KNOXVILLE, Tenn. (WATE) — The current payment pause for federal student loans is set to expire at the end of August, over two years since it started early in the COVID pandemic.
As many await a decision from President Joe Biden on federal student loans, some borrowers are looking for any way to have their debt erased. Unfortunately, that has opened the doors to forgiveness scams.
Don Dare, an anchor, and reporter with WFXR’s sister station, WATE, recently received one of these unsolicited scam calls.
“Hello, this is a message from the Student Loan Forgiveness Center of Tennessee. As you may know, the forbearance period ends soon as payments may begin to resume,” said the voice on the phone.
Dare used the GI Bill to cover the costs of his degree at the University of Georgia, making the call from the Student Loan Forgiveness Center of Tennessee surprising.
“The reason we are calling is because your student loan is eligible for a forgiveness program. We need your authorization to complete the process. Please call our office located in Tennessee at 423… BEEP,” the call continued.
Dare took the recording to Tony Binkley at the Better Business Bureau of Greater East Tennessee. He called that local 423 number, supposedly located in Tennessee.
“One of the questions I did ask during our conversation is ‘Are you located in Tennessee?’ They said, ‘No, we’re in Irvine, California.’ They are a real business with a real address. However, their website is very suspect. It’s very, very simple. It’s hard to get somebody on the phone. There were just a lot of red flags for up for me,” said Binkley.
“If you had a student loan, would you work through this company?” asked Dare.
“Absolutely not. At some point, they are going to ask you for money. That’s the way they stay in business, that’s the way they survive. They going to ask you for money at some point. You can go directly to your lender, your student loan provider, or you can go to student aid resources on the government’s website to find out more information. You can get that information for free,” answered Binkley.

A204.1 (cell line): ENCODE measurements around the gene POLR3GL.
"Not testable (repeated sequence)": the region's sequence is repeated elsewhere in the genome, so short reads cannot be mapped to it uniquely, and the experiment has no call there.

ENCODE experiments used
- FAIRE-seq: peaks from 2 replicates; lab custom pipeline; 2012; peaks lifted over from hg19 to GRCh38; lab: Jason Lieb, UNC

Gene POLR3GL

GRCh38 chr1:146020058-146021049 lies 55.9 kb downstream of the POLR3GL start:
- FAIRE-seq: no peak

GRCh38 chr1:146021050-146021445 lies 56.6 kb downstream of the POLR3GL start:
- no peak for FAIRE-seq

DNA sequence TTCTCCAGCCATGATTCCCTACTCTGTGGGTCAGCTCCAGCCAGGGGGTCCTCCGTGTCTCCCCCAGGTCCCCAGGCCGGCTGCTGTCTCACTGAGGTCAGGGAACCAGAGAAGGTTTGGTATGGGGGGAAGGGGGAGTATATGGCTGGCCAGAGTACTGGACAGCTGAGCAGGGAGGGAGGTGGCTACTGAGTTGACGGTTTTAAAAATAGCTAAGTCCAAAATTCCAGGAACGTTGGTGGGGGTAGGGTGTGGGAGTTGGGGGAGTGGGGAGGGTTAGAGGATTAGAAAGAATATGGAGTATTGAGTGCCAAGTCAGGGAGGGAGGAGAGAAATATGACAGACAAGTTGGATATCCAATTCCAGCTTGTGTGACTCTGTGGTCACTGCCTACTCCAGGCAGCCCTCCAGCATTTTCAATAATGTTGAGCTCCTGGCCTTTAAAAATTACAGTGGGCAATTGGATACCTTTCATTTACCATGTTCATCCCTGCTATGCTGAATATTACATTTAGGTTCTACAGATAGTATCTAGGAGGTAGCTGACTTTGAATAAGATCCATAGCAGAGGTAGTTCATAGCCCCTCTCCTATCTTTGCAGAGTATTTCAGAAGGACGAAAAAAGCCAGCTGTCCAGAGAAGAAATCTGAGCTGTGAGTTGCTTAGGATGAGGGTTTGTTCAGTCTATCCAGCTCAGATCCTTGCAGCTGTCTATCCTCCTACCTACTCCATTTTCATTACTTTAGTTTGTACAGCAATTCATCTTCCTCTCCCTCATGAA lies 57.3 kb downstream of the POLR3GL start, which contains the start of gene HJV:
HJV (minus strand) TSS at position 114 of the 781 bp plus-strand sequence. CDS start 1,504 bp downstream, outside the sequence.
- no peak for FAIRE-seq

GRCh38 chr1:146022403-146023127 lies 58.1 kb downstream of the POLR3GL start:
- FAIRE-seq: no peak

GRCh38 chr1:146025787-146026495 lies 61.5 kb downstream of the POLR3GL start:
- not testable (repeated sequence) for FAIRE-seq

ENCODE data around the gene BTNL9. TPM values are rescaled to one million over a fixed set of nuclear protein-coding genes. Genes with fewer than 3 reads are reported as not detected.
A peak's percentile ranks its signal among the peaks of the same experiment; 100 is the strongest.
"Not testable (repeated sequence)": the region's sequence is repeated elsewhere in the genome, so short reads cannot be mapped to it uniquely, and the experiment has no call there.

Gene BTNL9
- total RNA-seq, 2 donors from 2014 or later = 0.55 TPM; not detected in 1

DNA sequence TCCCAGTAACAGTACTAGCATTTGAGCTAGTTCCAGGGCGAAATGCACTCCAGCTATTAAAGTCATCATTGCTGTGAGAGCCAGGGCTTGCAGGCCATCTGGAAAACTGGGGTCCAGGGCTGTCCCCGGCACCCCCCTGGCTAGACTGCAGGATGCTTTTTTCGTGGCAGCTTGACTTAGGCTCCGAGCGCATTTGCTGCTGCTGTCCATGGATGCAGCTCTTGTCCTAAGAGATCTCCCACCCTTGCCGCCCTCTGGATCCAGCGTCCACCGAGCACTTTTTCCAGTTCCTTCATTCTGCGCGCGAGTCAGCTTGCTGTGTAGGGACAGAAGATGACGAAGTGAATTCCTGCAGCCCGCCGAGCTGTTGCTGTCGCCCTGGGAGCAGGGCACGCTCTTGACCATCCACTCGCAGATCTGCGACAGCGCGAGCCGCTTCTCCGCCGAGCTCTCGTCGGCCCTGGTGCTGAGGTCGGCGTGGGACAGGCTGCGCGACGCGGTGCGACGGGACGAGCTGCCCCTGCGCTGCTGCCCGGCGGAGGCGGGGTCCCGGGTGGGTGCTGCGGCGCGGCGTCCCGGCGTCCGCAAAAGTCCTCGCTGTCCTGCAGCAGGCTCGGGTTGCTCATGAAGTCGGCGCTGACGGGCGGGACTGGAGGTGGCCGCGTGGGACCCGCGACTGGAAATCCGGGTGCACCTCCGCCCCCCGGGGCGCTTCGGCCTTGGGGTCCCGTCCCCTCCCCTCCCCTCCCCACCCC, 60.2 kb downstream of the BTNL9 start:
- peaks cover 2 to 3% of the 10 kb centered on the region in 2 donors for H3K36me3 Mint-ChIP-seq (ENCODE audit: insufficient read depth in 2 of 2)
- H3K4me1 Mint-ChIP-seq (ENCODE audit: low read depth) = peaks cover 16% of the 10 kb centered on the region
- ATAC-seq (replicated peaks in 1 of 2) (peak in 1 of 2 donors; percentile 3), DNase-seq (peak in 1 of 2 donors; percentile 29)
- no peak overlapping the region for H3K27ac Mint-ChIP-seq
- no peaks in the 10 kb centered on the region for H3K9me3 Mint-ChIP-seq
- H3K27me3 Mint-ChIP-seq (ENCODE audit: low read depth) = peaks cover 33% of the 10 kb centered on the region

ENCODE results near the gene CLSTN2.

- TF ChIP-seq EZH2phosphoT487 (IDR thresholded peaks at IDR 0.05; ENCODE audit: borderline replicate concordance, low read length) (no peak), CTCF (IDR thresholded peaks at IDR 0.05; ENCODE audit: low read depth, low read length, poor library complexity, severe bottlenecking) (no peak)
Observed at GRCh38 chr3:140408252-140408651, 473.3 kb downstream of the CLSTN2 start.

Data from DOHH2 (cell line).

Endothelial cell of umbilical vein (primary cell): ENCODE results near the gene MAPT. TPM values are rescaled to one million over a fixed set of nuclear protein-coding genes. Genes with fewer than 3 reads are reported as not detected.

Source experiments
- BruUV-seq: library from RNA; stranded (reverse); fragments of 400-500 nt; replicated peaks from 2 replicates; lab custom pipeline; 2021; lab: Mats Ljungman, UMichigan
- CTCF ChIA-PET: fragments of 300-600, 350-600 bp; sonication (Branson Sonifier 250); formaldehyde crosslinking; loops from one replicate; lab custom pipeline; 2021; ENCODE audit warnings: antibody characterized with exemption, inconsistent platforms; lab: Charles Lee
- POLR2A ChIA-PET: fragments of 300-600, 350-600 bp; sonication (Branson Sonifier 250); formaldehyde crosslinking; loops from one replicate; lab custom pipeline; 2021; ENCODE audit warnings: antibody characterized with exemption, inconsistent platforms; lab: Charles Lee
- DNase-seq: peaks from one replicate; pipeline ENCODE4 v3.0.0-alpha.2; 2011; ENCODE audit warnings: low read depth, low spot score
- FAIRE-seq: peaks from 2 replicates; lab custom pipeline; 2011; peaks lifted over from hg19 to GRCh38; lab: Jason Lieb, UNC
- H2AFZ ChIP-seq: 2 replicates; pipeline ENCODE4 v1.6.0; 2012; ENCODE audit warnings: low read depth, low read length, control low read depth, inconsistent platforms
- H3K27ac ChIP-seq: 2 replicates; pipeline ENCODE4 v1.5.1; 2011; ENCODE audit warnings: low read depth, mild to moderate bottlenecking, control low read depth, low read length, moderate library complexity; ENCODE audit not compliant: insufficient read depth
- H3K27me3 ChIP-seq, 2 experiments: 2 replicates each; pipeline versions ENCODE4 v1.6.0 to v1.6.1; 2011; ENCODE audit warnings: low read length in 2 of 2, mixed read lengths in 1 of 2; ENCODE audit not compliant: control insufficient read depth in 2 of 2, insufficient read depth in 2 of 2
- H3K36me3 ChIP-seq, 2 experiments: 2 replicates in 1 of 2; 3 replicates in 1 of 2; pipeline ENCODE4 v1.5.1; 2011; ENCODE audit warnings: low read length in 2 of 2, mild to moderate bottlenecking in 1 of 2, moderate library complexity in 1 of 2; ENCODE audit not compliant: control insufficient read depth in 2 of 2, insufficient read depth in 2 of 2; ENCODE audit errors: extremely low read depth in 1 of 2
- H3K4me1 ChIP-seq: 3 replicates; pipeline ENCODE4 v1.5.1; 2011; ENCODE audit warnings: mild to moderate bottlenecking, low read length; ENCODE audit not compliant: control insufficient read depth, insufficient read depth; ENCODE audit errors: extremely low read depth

The bottom line here is to be careful with a call like this.
“When somebody is contacting you out of the blue, this is dialing for dollars. They’re just dialing up anybody they can. Hopefully, they’ll get a hit, somebody who actually does have a student loan — someone younger than you or me — hoping they can prey on the knowledge that they don’t have,” said Binkley.
There are legitimate student loan forgiveness programs that won’t cost you a dime. For example, the U.S. Department of Education offers free and legitimate student loan forgiveness programs, as well as ways to lower your student loan payments.
Scammers frequently ask for a fee, either upfront or as a monthly payment, in exchange for cancellation. That should be a red flag, the Education Department warns. Anyone that asks for your FSA login should also cause concerned — the department says they and their partners will never ask for that information.
Remember this though, if you receive a debt relief offer that seems “too good to be true,” it probably is.
If you believe you’ve found what could be a loan forgiveness scam, you can file a complaint with the Education Department. A complaint should also be filed if you believe someone has access to your FSA account, and the Education Department encourages contacting your loan servicer to ensure no actions were taken on your loans.
The White House said earlier this week that President Biden will make a decision on student loans before the end of August. This could include extending the payment pause as well as whether loans will be forgiven.